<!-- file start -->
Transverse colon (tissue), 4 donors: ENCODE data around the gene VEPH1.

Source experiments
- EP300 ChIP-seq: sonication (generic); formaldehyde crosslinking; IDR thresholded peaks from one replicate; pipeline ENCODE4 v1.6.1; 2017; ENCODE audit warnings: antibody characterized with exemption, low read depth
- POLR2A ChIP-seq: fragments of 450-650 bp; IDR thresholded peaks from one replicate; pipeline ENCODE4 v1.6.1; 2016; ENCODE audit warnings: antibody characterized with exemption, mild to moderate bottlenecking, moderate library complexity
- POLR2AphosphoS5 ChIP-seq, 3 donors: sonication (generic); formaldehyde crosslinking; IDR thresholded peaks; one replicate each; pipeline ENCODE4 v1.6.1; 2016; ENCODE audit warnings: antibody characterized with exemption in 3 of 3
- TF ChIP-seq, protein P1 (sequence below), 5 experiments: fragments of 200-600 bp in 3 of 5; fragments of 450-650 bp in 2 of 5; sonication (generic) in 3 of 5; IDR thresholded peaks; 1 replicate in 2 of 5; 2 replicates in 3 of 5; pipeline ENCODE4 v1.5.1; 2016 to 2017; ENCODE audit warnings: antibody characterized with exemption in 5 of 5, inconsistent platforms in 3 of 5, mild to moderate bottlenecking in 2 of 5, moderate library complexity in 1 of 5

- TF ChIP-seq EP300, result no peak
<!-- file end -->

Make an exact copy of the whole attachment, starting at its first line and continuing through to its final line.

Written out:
Transverse colon (tissue), 4 donors: ENCODE data around the gene VEPH1.

Source experiments
- EP300 ChIP-seq: sonication (generic); formaldehyde crosslinking; IDR thresholded peaks from one replicate; pipeline ENCODE4 v1.6.1; 2017; ENCODE audit warnings: antibody characterized with exemption, low read depth
- POLR2A ChIP-seq: fragments of 450-650 bp; IDR thresholded peaks from one replicate; pipeline ENCODE4 v1.6.1; 2016; ENCODE audit warnings: antibody characterized with exemption, mild to moderate bottlenecking, moderate library complexity
- POLR2AphosphoS5 ChIP-seq, 3 donors: sonication (generic); formaldehyde crosslinking; IDR thresholded peaks; one replicate each; pipeline ENCODE4 v1.6.1; 2016; ENCODE audit warnings: antibody characterized with exemption in 3 of 3
- TF ChIP-seq, protein P1 (sequence below), 5 experiments: fragments of 200-600 bp in 3 of 5; fragments of 450-650 bp in 2 of 5; sonication (generic) in 3 of 5; IDR thresholded peaks; 1 replicate in 2 of 5; 2 replicates in 3 of 5; pipeline ENCODE4 v1.5.1; 2016 to 2017; ENCODE audit warnings: antibody characterized with exemption in 5 of 5, inconsistent platforms in 3 of 5, mild to moderate bottlenecking in 2 of 5, moderate library complexity in 1 of 5

- TF ChIP-seq EP300, result no peak